Quickstart

This guide assumes you have xlwings already installed. If that’s not the case, head over to Installation.

1. Scripting: Automate/interact with Excel from Python

Reading/writing values to/from the active sheet is as easy as:

>>> import xlwings as xw
>>> xw.Range('A1').value = 'Foo 1'
>>> xw.Range('A1').value
'Foo 1'

There are many convenience features available, e.g. Range expanding:

>>> xw.Range('A1').value = [['Foo 1', 'Foo 2', 'Foo 3'], [10.0, 20.0, 30.0]]
>>> xw.Range('A1').expand().value
[['Foo 1', 'Foo 2', 'Foo 3'], [10.0, 20.0, 30.0]]

Powerful converters handle most data types of interest, including Numpy arrays and Pandas DataFrames in both directions:

>>> import pandas as pd
>>> df = pd.DataFrame([[1,2], [3,4]], columns=['a', 'b'])
>>> xw.Range('A1').value = df
>>> xw.Range('A1').options(pd.DataFrame, expand='table').value
       a    b
0.0  1.0  2.0
1.0  3.0  4.0

Full qualification: Instantiate a new book, add a new sheet and write a value to a specific sheet:

>>> wb = xw.Book()
>>> wb.sheets.add()
<Sheet [Workbook1]Sheet2>
>>> wb.sheets['Sheet1'].range('A1').value = 'Foo1'

Usually, you can just use xw.Book and it finds your workbook over all instances of Excel:

>>> xw.Book('FileName.xlsx')

If you need more control (e.g. you have the same file open in two Excel instance), you’ll need to fully qualify it like so:

>>> xw.apps[0].books['FileName.xlsx']

Matplotlib figures can be shown as pictures in Excel:

>>> import matplotlib.pyplot as plt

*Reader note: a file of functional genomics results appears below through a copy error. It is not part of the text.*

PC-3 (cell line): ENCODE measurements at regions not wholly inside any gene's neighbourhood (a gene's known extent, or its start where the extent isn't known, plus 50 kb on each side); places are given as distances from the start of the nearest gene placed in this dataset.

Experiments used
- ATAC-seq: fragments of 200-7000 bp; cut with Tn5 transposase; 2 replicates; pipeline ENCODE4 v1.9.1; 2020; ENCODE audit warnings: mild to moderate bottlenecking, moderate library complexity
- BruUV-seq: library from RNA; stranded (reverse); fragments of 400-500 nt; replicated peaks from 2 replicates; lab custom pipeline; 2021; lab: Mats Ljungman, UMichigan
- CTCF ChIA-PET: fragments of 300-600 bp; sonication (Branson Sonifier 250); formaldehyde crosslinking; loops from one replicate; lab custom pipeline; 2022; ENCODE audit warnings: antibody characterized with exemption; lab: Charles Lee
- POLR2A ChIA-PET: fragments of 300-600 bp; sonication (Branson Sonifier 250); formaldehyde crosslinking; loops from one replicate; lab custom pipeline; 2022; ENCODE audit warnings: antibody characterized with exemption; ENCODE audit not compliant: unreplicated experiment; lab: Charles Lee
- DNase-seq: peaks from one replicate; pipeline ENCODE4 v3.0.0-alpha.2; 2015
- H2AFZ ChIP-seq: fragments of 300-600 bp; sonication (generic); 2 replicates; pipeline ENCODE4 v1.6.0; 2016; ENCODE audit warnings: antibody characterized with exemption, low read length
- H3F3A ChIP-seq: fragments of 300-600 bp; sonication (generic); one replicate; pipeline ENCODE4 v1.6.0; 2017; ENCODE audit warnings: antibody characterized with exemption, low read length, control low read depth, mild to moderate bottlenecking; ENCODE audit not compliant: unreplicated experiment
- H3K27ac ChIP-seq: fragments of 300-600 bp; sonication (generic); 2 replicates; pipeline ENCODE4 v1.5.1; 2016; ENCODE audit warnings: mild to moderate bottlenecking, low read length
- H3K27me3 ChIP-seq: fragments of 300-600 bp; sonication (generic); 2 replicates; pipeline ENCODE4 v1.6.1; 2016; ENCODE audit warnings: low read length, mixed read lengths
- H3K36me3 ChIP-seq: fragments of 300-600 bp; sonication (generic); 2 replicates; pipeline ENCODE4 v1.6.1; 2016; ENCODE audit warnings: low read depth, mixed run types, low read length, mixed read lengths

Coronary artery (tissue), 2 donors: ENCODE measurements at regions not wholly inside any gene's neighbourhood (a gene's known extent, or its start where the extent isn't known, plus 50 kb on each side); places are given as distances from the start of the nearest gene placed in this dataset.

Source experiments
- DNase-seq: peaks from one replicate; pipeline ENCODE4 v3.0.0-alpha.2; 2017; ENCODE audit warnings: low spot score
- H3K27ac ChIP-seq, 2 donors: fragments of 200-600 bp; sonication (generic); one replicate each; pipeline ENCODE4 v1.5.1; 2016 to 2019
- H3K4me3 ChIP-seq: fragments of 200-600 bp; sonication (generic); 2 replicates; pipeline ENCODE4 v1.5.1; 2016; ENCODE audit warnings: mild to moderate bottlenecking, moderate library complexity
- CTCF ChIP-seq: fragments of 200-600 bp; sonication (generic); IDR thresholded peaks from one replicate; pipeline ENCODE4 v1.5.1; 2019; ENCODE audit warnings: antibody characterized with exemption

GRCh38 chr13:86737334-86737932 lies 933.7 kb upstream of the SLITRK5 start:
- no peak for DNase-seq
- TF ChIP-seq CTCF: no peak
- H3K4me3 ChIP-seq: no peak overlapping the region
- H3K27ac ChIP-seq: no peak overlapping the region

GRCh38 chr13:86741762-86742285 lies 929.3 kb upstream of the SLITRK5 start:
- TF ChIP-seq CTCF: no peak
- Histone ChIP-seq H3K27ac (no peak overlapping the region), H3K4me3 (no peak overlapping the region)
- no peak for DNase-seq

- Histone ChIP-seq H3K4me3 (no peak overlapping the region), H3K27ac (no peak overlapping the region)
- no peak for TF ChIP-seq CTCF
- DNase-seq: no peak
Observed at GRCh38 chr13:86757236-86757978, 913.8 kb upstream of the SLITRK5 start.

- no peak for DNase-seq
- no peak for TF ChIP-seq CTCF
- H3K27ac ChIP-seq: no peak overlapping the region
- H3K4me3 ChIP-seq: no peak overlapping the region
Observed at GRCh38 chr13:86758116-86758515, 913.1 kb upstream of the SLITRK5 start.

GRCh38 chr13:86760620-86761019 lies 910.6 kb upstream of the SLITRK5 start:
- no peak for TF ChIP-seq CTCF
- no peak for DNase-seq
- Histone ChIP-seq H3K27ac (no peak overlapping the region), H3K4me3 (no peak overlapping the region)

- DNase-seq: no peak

>>> fig = plt.figure()
>>> plt.plot([1, 2, 3, 4, 5])
[<matplotlib.lines.Line2D at 0x1071706a0>]
>>> wb = xw.Book()
>>> wb.sheets[0].pictures.add(fig, name='MyPlot', update=True)
<Picture 'MyPlot' in <Sheet [Workbook4]Sheet1>>

2. Macros: Call Python from Excel

You can call Python functions from VBA using the RunPython function:

Sub HelloWorld()
    RunPython ("import hello; hello.world()")
End Sub

Per default, RunPython expects hello.py in the same directory as the Excel file. Refer to the calling Excel book by using xw.Book.caller:

# hello.py
import numpy as np
import xlwings as xw

def world():
    wb = xw.Book.caller()
    wb.sheets[0].range('A1').value = 'Hello World!'

To make this run, you’ll need to have the xlwings VBA module in your Excel book. The easiest way to get everything set up is to use the xlwings command line client from either a command prompt on Windows or a terminal on Mac: xlwings quickstart myproject.

To import the xlwings VBA module differently, and for more details, see VBA: Calling Python from Excel.

3. UDFs: User Defined Functions (Windows only)

Writing a UDF in Python is as easy as:

import xlwings as xw

@xw.func
def hello(name):
    return 'Hello {0}'.format(name)

Converters can be used with UDFs, too. Again a Pandas DataFrame example:

import xlwings as xw
import pandas as pd

@xw.func
@xw.arg('x', pd.DataFrame)
def correl2(x):
    # x arrives as DataFrame
    return x.corr()

Import this function into Excel by clicking the import button of the xlwings add-in: For further details, see UDF Tutorial.